The outpost was another matter. Like most things he had his hand in, he was confident in the ISC’s maintenance bots. Robotics was more a hobby for unwinding than a secondary occupation, but that only made him better with it. He’d overseen the various robotic units at the ISC for years now, a pass-time that had begun innocuously months after his minor fame was imparted and he’d found himself strung out, utterly overwhelmed by stress.
His fame had afforded him more lab-techs and interns, and thus more projects and responsibility– and, quite frankly, more people to screw things up. Things he was always forced to fix somehow. The stress caused a slight break down, so bad for a while that he’d have relished the idea of leaving Sol. He’d have signed on to the expedition in a heart-beat then, despite knowing he’d have regretted it later. So far the actual outcome of the expedition was beyond expectation, but in the interim he’d found peace in the mindless electronic tinkering and tedium robotics required. It had been his go-to ever since.
Presently, he was having a silent argument with himself. One side argued against things going as well as they seemed. The other argued he was an ungrateful twat for looking gift-horses in the mouth. Mostly he agreed with the second part, and mostly from wishful thinking.
Calling Rearden down from Niala’s post in comms was more an act of defiance against those two, argumentative brain-parts. Inner-monologues had a way of making him tired; like talk-radio with smooth-voiced DJs. Rubbing that vocal silk along his hyper-sensitive brain was akin to something primal, intimate, but the other side of sexual. It was comforting, as if a paternal voice read to him from a favored physics text-book to lull him to sleep.
By the time the argument passed fully, he’d torn himself from the throes of his ebbed attention span. Rearden appeared, its rounds done and its cells charged. Officially, Rearden had no station. It wasn’t even really under the ship’s manifest, however it took residence in Comms to act as go-between for techies Sol, Uruk, and ship-side. Rearden too, was both willing and able to come and go as it pleased. Between its general acceptance as crew-member, and the built-in comm-system Simon had given after the events on Ganymede, Rearden could do its job from anywhere.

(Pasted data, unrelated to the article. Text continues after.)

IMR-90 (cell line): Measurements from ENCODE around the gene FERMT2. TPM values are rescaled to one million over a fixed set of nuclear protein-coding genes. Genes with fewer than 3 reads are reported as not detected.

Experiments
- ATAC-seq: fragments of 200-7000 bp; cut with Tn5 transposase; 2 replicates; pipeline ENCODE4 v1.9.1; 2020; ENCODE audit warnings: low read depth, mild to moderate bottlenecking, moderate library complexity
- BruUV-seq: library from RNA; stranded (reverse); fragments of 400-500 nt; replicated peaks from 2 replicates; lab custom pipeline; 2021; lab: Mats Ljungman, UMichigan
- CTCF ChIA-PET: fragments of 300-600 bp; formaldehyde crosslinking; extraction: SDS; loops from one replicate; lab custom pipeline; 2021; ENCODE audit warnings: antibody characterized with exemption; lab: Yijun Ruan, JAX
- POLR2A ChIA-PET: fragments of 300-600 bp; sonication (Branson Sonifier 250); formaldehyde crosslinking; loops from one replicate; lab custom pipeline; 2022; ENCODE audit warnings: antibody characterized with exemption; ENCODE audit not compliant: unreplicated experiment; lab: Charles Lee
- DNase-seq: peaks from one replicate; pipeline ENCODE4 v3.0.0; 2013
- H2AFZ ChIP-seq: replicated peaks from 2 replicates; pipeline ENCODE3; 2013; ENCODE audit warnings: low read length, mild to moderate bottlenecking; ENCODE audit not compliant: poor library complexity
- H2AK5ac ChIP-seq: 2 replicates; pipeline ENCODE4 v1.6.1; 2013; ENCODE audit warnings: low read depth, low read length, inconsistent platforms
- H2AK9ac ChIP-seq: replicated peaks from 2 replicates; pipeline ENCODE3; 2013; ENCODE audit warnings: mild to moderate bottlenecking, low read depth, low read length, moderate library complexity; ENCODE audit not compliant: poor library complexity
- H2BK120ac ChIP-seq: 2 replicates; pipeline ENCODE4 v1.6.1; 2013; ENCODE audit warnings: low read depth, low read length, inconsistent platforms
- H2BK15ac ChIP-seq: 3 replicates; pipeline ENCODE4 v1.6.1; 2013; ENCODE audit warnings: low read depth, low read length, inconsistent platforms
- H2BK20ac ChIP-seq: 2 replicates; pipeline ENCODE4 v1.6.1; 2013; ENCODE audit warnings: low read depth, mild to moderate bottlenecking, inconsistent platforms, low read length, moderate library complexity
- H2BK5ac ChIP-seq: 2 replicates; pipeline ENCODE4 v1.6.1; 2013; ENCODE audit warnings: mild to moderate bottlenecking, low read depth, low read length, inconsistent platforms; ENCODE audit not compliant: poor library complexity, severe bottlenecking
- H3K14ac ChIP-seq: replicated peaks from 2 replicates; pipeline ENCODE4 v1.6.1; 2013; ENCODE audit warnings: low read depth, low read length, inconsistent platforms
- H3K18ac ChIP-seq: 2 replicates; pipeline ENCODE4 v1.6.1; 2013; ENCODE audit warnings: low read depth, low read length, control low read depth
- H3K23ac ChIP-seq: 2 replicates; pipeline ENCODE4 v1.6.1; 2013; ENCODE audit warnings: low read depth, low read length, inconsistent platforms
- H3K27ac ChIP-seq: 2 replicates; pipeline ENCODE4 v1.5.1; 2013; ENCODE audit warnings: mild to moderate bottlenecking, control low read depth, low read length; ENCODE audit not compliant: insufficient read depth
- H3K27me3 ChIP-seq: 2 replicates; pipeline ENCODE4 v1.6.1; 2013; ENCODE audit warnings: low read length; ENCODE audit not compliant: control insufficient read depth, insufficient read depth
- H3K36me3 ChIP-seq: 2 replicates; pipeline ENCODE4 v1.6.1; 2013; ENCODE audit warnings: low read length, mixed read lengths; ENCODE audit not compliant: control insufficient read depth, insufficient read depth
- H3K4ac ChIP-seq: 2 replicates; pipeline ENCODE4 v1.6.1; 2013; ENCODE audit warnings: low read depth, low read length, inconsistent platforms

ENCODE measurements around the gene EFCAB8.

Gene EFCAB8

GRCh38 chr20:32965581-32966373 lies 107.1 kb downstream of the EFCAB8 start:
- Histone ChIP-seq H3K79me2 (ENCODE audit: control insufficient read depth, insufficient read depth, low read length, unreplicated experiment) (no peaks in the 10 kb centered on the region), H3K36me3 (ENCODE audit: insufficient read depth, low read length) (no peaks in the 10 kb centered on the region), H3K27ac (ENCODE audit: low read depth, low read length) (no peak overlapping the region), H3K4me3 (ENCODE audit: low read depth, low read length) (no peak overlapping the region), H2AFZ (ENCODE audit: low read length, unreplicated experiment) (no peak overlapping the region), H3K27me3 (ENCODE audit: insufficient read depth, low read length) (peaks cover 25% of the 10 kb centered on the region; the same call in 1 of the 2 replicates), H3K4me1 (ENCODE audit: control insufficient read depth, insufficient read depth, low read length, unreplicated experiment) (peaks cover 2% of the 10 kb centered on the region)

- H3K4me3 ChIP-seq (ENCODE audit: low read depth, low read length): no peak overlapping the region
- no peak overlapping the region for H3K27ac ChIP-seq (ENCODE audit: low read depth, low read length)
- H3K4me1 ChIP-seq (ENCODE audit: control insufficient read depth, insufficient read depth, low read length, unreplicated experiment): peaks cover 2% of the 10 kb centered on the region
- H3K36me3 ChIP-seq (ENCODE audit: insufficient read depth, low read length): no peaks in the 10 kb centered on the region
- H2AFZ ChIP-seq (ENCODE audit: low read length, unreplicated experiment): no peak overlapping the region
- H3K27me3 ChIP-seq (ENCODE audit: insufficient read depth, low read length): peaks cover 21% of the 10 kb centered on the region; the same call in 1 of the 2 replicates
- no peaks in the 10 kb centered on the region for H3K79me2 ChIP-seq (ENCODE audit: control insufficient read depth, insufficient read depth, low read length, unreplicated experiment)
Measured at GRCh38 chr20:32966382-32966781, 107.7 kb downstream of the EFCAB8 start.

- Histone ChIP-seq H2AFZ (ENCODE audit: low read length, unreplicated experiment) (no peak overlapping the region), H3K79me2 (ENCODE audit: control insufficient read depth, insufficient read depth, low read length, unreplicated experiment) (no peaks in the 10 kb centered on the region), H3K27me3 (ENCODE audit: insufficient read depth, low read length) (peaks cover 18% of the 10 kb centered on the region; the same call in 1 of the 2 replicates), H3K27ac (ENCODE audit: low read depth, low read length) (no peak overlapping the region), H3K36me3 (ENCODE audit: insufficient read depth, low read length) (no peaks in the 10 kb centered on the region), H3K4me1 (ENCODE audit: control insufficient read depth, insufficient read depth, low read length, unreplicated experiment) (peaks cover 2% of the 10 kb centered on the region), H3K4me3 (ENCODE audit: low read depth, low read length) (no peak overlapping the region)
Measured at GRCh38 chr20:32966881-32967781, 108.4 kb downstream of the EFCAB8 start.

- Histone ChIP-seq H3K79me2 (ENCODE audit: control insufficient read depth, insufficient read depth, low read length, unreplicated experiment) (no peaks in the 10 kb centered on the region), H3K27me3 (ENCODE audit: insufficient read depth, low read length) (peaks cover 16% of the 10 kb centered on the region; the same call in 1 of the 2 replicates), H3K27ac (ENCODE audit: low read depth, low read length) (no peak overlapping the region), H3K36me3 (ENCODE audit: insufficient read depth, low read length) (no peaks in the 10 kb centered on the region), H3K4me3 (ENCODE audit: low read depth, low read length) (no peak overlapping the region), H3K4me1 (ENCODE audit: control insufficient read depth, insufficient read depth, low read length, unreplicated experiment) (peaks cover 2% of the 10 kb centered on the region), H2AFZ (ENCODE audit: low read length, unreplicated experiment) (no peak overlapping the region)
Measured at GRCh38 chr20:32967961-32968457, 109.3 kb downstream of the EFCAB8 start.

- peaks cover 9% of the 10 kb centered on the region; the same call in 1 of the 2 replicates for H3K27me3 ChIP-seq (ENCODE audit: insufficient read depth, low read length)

To say the little bot enjoyed Simon’s company missed how extremely complex and sophisticated its programming was. It was sentient, in a way, but lacked the higher functions of AI that allowed them to run rampant. Rearden could learn, certainly. It could even react much like a normal, living being.
But in the end, Rearden wasn’t alive. It did not feel, though Simon was loath to say it had no feelings. Certainly Rearden had a self-preservation instinct. More than that, it was capable of reasoning and logic. Saying one hated the bot (so long as not in jest) would make it react as if fearful of that state. It would work to correct it. It was loyal, willing to go the extra mile to ensure the safety of its so-called friends, (though one would be hard-pressed to argue it, it technically had none) but wasn’t above trading jabs. It also, as a rule, had no problem harming other living creatures, though it wasn’t programmed to kill intentionally.
Simply, Turing’s eponymous test wasn’t applicable to Rearden. Thus, it couldn’t be said to live. Then again, Turing would be hard pressed to examine its history– life– and admit that it did not.
Rearden’s neural-mapped memory meant it was nearly indistinguishable from Solsians on a fundamental level. Rearden could think like a Solsian with all the same power of abstract thought, however rarely used. It also had Solsian definitions, memory included. Its memory, like its thought processing, was based on Solsian neuronal storage, effectively giving it the same memory limit and speed of every Human’s three-pound gray matter-glob. It remembered. It reminisced. It joked.